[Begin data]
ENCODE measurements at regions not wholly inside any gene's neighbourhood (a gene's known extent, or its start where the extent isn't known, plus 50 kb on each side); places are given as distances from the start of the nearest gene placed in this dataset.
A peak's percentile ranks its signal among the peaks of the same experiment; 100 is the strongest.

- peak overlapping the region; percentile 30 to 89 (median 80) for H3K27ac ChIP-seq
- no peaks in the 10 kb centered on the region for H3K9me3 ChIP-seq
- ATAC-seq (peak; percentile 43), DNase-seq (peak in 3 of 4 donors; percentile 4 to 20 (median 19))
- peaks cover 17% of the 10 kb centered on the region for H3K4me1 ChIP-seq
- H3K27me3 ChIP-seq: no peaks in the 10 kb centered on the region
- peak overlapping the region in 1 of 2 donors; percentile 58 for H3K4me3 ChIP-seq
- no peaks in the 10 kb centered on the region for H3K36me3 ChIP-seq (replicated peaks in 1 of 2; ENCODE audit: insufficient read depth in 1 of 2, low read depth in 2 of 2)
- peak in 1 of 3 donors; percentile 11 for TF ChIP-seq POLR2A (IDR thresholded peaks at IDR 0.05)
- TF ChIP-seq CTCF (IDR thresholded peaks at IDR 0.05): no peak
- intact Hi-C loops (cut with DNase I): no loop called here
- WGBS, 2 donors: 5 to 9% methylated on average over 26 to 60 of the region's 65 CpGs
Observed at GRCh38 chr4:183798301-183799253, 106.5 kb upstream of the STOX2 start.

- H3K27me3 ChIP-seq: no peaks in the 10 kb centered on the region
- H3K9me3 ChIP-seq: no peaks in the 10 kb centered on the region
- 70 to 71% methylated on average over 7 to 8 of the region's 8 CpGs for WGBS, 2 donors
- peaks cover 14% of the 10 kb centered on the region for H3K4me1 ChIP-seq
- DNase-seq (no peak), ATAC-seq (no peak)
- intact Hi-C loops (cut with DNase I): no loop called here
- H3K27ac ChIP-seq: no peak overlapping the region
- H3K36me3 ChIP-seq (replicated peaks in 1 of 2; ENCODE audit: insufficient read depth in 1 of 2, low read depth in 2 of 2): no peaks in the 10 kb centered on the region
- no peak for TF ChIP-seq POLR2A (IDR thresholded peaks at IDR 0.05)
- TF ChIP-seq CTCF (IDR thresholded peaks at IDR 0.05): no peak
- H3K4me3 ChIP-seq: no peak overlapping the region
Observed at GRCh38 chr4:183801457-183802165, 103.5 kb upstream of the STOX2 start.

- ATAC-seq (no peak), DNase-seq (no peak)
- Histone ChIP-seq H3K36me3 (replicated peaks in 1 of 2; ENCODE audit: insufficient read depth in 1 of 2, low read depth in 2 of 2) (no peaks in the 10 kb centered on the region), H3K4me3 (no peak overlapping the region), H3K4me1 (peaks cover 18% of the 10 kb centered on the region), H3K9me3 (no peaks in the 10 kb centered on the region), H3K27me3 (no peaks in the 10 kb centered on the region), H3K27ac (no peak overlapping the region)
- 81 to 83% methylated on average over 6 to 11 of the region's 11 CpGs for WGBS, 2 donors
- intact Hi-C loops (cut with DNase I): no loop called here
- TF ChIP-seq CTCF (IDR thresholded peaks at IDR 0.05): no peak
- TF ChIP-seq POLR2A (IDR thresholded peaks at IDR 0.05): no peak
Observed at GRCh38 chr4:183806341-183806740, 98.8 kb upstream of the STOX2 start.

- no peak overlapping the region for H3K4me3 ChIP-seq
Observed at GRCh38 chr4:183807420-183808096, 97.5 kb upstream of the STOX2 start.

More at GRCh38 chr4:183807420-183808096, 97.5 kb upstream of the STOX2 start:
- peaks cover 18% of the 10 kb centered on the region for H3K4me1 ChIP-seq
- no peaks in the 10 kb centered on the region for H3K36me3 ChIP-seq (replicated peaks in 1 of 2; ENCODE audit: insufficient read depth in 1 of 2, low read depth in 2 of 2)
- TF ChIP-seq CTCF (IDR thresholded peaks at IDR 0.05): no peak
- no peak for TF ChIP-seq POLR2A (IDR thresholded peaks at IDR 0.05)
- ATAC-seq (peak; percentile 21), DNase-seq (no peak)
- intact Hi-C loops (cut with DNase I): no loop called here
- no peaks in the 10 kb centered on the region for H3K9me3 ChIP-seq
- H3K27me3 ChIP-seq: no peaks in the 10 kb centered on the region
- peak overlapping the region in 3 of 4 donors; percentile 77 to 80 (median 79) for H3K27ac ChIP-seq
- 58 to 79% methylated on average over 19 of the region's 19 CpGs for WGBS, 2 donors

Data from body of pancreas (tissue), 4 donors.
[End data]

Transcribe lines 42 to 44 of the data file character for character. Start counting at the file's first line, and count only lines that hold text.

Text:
- intact Hi-C loops (cut with DNase I): no loop called here
- no peaks in the 10 kb centered on the region for H3K9me3 ChIP-seq
- H3K27me3 ChIP-seq: no peaks in the 10 kb centered on the region